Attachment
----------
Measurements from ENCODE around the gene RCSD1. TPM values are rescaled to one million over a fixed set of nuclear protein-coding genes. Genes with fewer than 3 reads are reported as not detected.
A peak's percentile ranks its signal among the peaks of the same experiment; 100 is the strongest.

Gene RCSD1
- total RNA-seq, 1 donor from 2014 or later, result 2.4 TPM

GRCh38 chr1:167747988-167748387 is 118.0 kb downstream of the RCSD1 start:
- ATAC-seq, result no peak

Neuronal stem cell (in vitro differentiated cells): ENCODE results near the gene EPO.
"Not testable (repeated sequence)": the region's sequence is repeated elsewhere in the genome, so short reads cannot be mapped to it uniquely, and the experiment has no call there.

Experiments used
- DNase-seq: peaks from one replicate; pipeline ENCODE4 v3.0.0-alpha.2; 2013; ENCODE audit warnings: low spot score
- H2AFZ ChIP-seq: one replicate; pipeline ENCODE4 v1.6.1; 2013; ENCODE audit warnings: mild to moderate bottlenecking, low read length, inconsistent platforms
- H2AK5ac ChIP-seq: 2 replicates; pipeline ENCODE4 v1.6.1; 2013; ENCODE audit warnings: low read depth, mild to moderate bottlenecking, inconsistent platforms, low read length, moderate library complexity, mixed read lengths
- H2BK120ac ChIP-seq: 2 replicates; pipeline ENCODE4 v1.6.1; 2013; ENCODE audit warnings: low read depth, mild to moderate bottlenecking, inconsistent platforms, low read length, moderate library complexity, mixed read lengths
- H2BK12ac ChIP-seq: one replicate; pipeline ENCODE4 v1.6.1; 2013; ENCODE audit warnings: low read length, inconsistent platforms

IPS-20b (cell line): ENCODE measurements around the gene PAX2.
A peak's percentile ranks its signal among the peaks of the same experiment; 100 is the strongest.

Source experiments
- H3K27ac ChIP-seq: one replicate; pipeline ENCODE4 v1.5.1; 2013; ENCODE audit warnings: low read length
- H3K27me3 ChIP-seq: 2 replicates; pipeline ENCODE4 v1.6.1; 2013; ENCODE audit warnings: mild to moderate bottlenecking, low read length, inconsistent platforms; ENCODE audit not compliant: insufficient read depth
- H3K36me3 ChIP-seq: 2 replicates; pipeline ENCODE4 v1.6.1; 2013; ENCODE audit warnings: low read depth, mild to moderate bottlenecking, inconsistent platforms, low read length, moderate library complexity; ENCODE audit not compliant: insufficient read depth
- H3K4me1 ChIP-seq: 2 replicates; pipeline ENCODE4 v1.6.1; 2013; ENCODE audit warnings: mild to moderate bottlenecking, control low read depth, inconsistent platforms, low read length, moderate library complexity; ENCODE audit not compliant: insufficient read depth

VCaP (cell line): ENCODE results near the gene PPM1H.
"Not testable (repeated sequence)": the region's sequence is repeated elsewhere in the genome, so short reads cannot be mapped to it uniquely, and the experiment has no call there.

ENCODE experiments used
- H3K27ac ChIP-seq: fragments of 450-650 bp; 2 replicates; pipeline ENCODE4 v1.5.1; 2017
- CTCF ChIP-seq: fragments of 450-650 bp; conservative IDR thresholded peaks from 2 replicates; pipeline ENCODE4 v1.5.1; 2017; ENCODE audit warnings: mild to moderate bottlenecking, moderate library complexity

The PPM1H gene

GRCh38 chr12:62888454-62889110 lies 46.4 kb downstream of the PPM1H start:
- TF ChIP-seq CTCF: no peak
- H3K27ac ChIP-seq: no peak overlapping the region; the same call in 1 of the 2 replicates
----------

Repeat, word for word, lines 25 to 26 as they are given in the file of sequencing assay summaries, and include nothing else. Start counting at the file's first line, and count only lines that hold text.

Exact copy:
- H3K27ac ChIP-seq: fragments of 450-650 bp; 2 replicates; pipeline ENCODE4 v1.5.1; 2017
- CTCF ChIP-seq: fragments of 450-650 bp; conservative IDR thresholded peaks from 2 replicates; pipeline ENCODE4 v1.5.1; 2017; ENCODE audit warnings: mild to moderate bottlenecking, moderate library complexity